Fairmaire, is an exotic beetle that was discovered in southeastern Michigan near Detroit in the summer of 2002. The adult beetles nibble on ash foliage but cause little damage. The larvae (the immature stage) feed on the inner bark of ash trees, disrupting the tree's ability to transport water and nutrients. Emerald ash borer probably arrived in the United States on solid wood packing material carried in cargo ships or airplanes originating in its native Asia. Emerald ash borer is also established in Windsor, Ontario, was found in Ohio in 2003, northern Indiana in 2004, northern Illinois and Maryland in 2006, western Pennsylvania and West Virginia in 2007, Wisconsin, Missouri and Virginia in summer 2008, Minnesota, New York, Kentucky in the spring of 2009, Iowa in spring of 2010, and Tennessee in the summer of 2010.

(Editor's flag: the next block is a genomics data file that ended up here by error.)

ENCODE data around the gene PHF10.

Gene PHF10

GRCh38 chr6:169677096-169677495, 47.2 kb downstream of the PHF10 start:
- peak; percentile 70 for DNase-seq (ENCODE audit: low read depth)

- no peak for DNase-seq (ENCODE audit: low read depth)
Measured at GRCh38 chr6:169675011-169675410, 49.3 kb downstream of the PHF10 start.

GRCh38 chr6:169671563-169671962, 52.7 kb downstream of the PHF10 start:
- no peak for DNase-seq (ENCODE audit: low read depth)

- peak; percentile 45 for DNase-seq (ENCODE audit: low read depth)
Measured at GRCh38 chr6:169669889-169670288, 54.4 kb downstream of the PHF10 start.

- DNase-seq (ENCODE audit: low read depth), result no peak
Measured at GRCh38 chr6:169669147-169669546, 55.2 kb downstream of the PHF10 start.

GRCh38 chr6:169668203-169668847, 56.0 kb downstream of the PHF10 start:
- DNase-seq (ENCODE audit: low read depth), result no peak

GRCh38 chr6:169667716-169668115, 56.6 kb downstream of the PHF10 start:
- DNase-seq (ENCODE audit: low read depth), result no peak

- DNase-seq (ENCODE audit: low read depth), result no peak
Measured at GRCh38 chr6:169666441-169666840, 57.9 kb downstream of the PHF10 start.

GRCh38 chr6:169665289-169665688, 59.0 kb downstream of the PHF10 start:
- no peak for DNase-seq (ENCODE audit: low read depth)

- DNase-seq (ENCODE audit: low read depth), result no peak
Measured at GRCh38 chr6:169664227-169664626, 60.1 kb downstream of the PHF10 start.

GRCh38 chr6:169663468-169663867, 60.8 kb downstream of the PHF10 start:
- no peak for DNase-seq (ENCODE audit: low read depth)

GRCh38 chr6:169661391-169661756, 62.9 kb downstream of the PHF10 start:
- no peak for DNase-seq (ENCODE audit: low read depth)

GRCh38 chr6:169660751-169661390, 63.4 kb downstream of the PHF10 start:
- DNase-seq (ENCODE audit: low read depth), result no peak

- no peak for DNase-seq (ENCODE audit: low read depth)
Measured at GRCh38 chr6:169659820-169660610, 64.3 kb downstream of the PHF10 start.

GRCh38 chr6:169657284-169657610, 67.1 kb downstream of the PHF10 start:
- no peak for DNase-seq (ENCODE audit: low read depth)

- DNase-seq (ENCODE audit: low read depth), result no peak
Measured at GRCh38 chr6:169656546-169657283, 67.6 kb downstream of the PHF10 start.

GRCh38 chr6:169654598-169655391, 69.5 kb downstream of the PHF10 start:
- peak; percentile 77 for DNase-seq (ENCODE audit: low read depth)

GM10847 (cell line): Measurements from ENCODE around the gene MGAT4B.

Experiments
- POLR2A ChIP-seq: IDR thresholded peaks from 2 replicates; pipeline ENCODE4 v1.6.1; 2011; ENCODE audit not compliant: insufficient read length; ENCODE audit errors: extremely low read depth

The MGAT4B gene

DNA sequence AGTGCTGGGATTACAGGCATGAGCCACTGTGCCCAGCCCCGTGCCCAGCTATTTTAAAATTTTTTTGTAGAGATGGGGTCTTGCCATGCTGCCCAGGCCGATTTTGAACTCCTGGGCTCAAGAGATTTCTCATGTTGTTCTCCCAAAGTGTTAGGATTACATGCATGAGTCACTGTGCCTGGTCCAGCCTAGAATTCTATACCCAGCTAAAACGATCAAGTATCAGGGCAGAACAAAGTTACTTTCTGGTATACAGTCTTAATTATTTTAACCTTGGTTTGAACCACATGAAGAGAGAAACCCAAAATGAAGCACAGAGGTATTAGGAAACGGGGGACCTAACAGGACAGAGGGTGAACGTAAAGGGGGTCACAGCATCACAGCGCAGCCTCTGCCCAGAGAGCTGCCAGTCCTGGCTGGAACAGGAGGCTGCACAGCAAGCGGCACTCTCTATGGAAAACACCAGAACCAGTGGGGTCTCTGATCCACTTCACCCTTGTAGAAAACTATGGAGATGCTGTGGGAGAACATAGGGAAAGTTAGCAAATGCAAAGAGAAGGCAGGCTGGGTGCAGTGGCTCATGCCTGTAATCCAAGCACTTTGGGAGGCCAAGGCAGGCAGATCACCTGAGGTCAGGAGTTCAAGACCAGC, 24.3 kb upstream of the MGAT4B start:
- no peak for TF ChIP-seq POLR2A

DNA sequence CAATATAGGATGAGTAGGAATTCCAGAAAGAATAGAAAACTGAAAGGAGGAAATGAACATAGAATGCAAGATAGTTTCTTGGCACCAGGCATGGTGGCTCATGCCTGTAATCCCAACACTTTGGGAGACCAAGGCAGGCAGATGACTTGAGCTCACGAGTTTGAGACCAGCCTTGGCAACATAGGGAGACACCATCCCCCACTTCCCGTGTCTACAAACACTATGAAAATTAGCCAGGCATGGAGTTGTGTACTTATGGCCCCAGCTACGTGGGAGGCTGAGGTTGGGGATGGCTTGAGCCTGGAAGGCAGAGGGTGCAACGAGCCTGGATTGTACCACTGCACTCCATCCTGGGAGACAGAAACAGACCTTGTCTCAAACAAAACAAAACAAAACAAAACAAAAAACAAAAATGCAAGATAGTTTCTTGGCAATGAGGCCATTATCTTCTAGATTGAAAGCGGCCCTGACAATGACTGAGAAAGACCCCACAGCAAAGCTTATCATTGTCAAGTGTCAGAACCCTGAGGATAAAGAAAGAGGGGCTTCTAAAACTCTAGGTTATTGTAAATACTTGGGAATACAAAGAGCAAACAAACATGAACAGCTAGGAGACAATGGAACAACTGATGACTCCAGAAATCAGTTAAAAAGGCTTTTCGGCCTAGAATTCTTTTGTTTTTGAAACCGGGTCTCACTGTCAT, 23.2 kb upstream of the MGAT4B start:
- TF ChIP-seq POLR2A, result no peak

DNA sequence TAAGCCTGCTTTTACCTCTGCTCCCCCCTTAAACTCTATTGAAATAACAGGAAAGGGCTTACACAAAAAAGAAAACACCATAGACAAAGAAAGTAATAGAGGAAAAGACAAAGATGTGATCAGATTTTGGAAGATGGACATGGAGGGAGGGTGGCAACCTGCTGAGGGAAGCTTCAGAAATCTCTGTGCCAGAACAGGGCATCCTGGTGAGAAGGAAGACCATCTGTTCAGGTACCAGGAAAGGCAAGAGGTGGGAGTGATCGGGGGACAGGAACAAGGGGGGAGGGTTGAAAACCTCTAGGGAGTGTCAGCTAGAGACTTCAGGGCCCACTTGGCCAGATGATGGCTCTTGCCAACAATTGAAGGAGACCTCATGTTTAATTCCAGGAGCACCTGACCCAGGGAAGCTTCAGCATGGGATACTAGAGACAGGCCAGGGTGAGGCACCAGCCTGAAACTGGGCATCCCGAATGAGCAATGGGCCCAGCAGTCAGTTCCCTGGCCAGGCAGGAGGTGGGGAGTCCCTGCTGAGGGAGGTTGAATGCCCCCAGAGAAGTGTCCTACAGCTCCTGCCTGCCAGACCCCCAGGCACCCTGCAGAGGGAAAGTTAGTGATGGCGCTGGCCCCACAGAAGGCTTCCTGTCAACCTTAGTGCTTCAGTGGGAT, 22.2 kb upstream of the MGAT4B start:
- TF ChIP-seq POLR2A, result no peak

What to know about EAB:
Where is it:
- It attacks only ash trees.
- Adult beetles are metallic green and about 1/2-inch long.
- Adults leave a D-shaped exit hole in the bark when they emerge in spring.
- Woodpeckers like EAB larvae; heavy woodpecker damage on ash trees may be a sign of infestation.
- Firewood cannot be moved in many areas of Michigan, Illinois, Indiana, Maryland, Minnesota, Missouri, New York, Ohio, Ontario, Pennsylvania, Tennessee, Virginia, West Virginia, and Wisconsin because of the EAB quarantine.
- It probably came from Asia in wood packing material.
Go to this website
for regional and state maps of EAB confirmed sightings.
Also, the Illinois Department of Agriculture has established THIS PAGE
for information on EAB within the state.